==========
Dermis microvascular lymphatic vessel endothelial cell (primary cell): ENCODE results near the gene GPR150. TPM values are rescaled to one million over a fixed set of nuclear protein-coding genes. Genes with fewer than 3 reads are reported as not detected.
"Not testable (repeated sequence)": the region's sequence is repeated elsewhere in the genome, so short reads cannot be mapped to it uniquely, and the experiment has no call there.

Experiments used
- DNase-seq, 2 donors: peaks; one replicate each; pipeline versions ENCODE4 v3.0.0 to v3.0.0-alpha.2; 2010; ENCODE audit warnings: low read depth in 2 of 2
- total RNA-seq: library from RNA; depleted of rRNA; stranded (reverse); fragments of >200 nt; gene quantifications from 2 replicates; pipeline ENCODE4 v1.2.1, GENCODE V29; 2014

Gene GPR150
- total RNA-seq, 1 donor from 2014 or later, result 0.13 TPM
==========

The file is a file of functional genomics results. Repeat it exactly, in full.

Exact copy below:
Dermis microvascular lymphatic vessel endothelial cell (primary cell): ENCODE results near the gene GPR150. TPM values are rescaled to one million over a fixed set of nuclear protein-coding genes. Genes with fewer than 3 reads are reported as not detected.
"Not testable (repeated sequence)": the region's sequence is repeated elsewhere in the genome, so short reads cannot be mapped to it uniquely, and the experiment has no call there.

Experiments used
- DNase-seq, 2 donors: peaks; one replicate each; pipeline versions ENCODE4 v3.0.0 to v3.0.0-alpha.2; 2010; ENCODE audit warnings: low read depth in 2 of 2
- total RNA-seq: library from RNA; depleted of rRNA; stranded (reverse); fragments of >200 nt; gene quantifications from 2 replicates; pipeline ENCODE4 v1.2.1, GENCODE V29; 2014

Gene GPR150
- total RNA-seq, 1 donor from 2014 or later, result 0.13 TPM